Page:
Industrial and natural sources of dietary trans fatty acids
Dietary trans fatty acids come from different sources:
- they can come from industrial processing, being the by-product of partial hydrogenation of unsaturated vegetable oils;
- they can be produced naturally by plants and animals.
Dietary trans fatty acids from partial hydrogenation of vegetable oils
In industrialized countries, greater part of the consumed trans fatty acids are produced industrially (in USA about 80%), in varying amounts, during partial hydrogenation of edible oils containing unsaturated fatty acids.
Hydrogenate means to add hydrogen atoms to unsaturated sites (that is, on a double bond) on the carbon chains of fatty acids by heating vegetable oils in presence of metal catalyst and hydrogen.
During the partial hydrogenation, an incomplete saturation of the unsaturated sites on the carbon chains of unsaturated fatty acids occurs: some double bonds remain, but they may be moved in their positions on the carbon chain, producing geometrical and positional isomers (double bonds are modified in both conformation and position).
Notably, with regard to fish oil, trans fatty acid content in non-hydrogenated oils and in highly hydrogenated oils is 0,5 and 3,6%, whereas in partially hydrogenated oils is 30%.
Hydrogenation converts vegetable oils into semisolid fats for use in:
- margarines and shortenings;
- commercial cooking;
- manufacturing processes.
- serum lipid levels (total and LDL-cholesterol);
- endothelial cells;
- systemic inflammation;
- other risk factors for cardiovascular disease;
- moreover, they are positively associated with the risk of coronary heart disease (CHD), and sudden death from cardiac causes and diabetes.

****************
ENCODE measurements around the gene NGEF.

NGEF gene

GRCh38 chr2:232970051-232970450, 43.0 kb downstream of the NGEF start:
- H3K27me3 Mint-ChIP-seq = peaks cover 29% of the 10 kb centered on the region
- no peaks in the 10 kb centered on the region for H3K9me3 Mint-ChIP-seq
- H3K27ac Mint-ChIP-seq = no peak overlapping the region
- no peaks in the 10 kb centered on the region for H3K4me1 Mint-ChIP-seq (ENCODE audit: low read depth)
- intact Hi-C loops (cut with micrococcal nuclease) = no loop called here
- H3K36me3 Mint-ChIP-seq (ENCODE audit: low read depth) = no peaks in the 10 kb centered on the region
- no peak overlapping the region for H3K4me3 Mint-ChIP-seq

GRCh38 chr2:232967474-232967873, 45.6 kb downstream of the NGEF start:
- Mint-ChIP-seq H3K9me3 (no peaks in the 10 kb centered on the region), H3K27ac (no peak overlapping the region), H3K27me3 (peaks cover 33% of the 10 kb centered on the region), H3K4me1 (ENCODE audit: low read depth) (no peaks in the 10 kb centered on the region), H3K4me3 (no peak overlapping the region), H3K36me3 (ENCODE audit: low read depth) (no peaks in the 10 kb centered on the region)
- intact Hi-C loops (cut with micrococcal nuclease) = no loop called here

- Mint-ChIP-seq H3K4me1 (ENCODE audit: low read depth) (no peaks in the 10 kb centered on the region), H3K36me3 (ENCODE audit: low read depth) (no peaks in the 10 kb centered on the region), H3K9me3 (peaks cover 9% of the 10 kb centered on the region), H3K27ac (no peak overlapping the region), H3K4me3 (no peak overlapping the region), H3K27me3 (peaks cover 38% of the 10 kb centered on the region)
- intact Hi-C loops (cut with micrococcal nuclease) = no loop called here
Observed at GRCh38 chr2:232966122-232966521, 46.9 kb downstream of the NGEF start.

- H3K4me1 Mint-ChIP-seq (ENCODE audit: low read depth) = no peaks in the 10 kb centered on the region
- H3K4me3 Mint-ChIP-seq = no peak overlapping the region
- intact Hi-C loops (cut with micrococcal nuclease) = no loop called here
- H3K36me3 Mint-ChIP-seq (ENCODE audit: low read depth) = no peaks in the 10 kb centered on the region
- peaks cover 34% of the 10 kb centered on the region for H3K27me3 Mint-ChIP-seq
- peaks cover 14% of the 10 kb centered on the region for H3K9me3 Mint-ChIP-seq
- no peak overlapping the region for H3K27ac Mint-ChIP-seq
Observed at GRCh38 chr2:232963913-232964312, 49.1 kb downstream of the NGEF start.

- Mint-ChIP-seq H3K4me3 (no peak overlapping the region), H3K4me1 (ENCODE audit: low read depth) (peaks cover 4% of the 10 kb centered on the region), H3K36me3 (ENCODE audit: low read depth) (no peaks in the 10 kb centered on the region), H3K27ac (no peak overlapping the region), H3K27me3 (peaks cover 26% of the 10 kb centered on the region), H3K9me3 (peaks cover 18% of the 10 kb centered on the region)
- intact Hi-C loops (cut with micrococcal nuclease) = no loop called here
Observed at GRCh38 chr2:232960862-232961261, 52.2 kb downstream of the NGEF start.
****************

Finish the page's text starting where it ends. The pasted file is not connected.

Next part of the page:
Industrial trans fatty acids are an independent cardiovascular risk factor.
Their adverse effects are seen at low level of intake: for a person consuming 2000 kcal/d, 20-60 kcal from industrial trans fatty acids, equivalent to about 2-7 g or 1-3% of the total energy intake, is enough.
So, avoidance of industrial trans fatty acids, or a consumption of less 0,5% of total daily energy intake is necessary to avoid their adverse effects (these are far stronger, on average, than those of food contaminants or pesticide residues!).
Dietary trans fatty acids from deodorization of vegetable oils
Very small amounts of trans fatty acids (less than 2 percent) are formed during deodorization of vegetable oils, a process unrelated to partial hydrogenation and necessary in the refining of edible oils. During this process trans fatty acids with more than one double bond are formed in small amounts (if the isomer contains 18 carbon atoms it is marked C18:2). These isomers are also present in fried foods and in considerable amounts in partially hydrogenated vegetable oils (e.g. soybean oil).
Dietary trans fatty acids from animals
A natural source comes from bacterial transformation of a proportion of the relatively small amounts of unsaturated fatty acids ingested by ruminants in their rumen.
They are present at low levels in meat and full fat dairy products from cows, sheep, and other ruminants (typically <5% of total fatty acids).
Dietary trans fatty acids from vegetables
Another natural source is represented by some plant species, and plant-derived foods as:
- leeks, peas, lettuce and spinach, that contain trans-3-hexadecenoic acid;
- rapeseed oil, that contains brassidic acid and gondoic acid.
In these sources trans fatty acids are present in small amounts.
“Homemade”dietary trans fatty acids
They are produced at home during frying with vegetable oils.
Isomers of dietary trans fatty acids
The most important cluster of trans fatty acids both animal and industrial origin is isomers containing 18 carbon atoms plus one double bond (C18:1) whose position varies between the Δ6 and Δ16 carbon atoms of molecule.
Even if the same trans fatty acids are largely present in industrial trans fatty acids and in trans fatty acids from ruminants, there is a considerable quantitative difference between individual molecules in the two different sources.
The most common isomers in both sources are those with double bond in position between Δ9 and Δ11, but Δ11-C18:1 or vaccenic acid represents over 60% of the trans C18:1 isomers in ruminant trans fatty acids, whereas in industrial ones Δ9-C18:1 or elaidic acid comprises 15-20%, and Δ10-C18:1 and Δ11-C18:1 over 20% each others.
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